As for it's terrible out of conference record, I would point out that the NCHC's record against all non-AHA teams is 30-27-14, while the Big 10's is 29-27-6. The big difference is that the Big 10, with so few conference games, chose to load up the balance of it's schedule with AHA teams, far and away the weakest conference, and piled up a 17-2 record, while the NCHC played only a handful of games against the AHA. FYI, the ECAC is 33-35-14 against non-AHA teams as well, but like the Big 10, ran up a lopsided win/loss record against the AHA.

    Since RPI is so important under the new PWR, and since RPI is essentially wins and losses, if you want to criticize the NCHC teams for anything, it's for failing to load up the schedule with cupcakes.
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    Re: The 2014 Pairwise, Bracketology and History Thread`

    Maybe if the LTHC had done better than 5-3-1 against the AHA you'd have a case. Maybe there is a new league of cupcakes out there.

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    Re: The 2014 Pairwise, Bracketology and History Thread`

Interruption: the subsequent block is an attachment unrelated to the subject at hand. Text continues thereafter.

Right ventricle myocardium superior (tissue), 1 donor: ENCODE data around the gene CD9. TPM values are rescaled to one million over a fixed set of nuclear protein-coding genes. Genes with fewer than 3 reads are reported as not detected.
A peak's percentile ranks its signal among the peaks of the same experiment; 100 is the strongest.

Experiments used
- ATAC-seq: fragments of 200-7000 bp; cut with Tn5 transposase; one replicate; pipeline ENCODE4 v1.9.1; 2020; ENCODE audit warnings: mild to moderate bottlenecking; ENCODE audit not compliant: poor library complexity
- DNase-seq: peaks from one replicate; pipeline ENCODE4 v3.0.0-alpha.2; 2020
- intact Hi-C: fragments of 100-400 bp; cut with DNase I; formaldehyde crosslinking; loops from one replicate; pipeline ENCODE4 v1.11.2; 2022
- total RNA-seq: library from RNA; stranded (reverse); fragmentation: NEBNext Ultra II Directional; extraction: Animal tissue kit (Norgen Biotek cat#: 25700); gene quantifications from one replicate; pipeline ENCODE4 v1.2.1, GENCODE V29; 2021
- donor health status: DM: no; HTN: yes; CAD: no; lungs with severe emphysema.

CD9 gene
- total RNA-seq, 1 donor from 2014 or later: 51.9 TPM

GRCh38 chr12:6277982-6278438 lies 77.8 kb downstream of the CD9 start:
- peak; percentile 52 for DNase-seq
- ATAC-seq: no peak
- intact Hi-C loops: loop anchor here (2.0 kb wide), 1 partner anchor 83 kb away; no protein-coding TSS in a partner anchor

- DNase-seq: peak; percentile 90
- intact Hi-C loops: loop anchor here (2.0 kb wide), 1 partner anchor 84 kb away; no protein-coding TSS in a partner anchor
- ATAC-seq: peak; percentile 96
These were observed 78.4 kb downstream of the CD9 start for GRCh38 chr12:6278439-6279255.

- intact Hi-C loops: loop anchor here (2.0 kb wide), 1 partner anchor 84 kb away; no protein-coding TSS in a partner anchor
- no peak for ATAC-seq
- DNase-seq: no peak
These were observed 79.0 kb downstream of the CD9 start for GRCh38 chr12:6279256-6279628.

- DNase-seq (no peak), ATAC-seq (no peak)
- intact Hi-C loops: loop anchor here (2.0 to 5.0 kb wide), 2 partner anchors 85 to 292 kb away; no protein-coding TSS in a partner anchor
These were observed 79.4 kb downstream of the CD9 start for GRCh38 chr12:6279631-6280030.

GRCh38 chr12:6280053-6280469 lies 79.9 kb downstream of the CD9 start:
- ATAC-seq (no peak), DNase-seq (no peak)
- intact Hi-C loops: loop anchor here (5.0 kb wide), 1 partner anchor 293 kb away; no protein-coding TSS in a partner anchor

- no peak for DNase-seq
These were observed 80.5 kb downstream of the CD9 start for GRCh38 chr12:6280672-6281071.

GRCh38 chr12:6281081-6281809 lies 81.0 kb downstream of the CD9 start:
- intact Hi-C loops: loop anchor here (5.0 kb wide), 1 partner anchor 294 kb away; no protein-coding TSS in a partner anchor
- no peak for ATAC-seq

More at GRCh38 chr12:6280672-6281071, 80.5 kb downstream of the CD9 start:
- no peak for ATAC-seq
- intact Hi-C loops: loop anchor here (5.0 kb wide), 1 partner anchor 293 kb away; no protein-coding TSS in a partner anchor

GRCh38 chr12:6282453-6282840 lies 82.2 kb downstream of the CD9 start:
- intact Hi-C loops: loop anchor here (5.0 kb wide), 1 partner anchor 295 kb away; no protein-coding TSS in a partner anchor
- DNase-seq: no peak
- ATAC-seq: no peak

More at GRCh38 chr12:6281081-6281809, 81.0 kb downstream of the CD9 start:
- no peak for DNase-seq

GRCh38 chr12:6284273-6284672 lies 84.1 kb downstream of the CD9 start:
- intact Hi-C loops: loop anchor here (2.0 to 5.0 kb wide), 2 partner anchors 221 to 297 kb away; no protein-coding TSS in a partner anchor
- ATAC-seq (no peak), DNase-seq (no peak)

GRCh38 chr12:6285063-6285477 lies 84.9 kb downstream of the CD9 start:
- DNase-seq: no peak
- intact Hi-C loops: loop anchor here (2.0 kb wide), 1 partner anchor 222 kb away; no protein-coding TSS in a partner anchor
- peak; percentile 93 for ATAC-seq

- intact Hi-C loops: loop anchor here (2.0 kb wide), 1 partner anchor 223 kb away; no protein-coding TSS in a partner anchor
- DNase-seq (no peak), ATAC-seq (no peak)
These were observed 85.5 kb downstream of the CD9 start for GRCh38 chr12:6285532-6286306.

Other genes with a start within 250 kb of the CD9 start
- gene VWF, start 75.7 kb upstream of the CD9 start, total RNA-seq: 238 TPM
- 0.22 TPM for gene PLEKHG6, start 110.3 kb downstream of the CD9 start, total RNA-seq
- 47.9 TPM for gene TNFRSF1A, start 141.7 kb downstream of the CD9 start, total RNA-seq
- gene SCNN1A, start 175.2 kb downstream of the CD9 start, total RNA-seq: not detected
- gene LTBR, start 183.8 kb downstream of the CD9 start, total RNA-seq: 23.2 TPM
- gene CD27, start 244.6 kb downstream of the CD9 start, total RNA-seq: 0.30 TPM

Quote Originally Posted by SJHovey View Post
    As for it's terrible out of conference record, I would point out that the NCHC's record against all non-AHA teams is 30-27-14, while the Big 10's is 29-27-6. The big difference is that the Big 10, with so few conference games, chose to load up the balance of it's schedule with AHA teams, far and away the weakest conference, and piled up a 17-2 record, while the NCHC played only a handful of games against the AHA. FYI, the ECAC is 33-35-14 against non-AHA teams as well, but like the Big 10, ran up a lopsided win/loss record against the AHA.

    Since RPI is so important under the new PWR, and since RPI is essentially wins and losses, if you want to criticize the NCHC teams for anything, it's for failing to load up the schedule with cupcakes.
    The B1Gs don't suffer as much from bad OOC records mostly because most of the terrible non-con performances have been limited to Penn State and Michigan State.

    The RPI for B1G schools probably will suffer once everyone has had to play PSU and MSU 4 times. Unless Ohio State goes on a tear, Wisconsin and Michigan are going to have to finish reasonably well in order for the full complement of 3 B1G teams to make the dance.
    Last edited by ExileOnDaytonStreet; 01-20-2014 at 04:48 PM.
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    Re: The 2014 Pairwise, Bracketology and History Thread`

    Quote Originally Posted by ExileOnDaytonStreet View Post
    The B1Gs don't suffer as much from bad OOC records mostly because most of the terrible non-con performances have been limited to Penn State and Michigan State.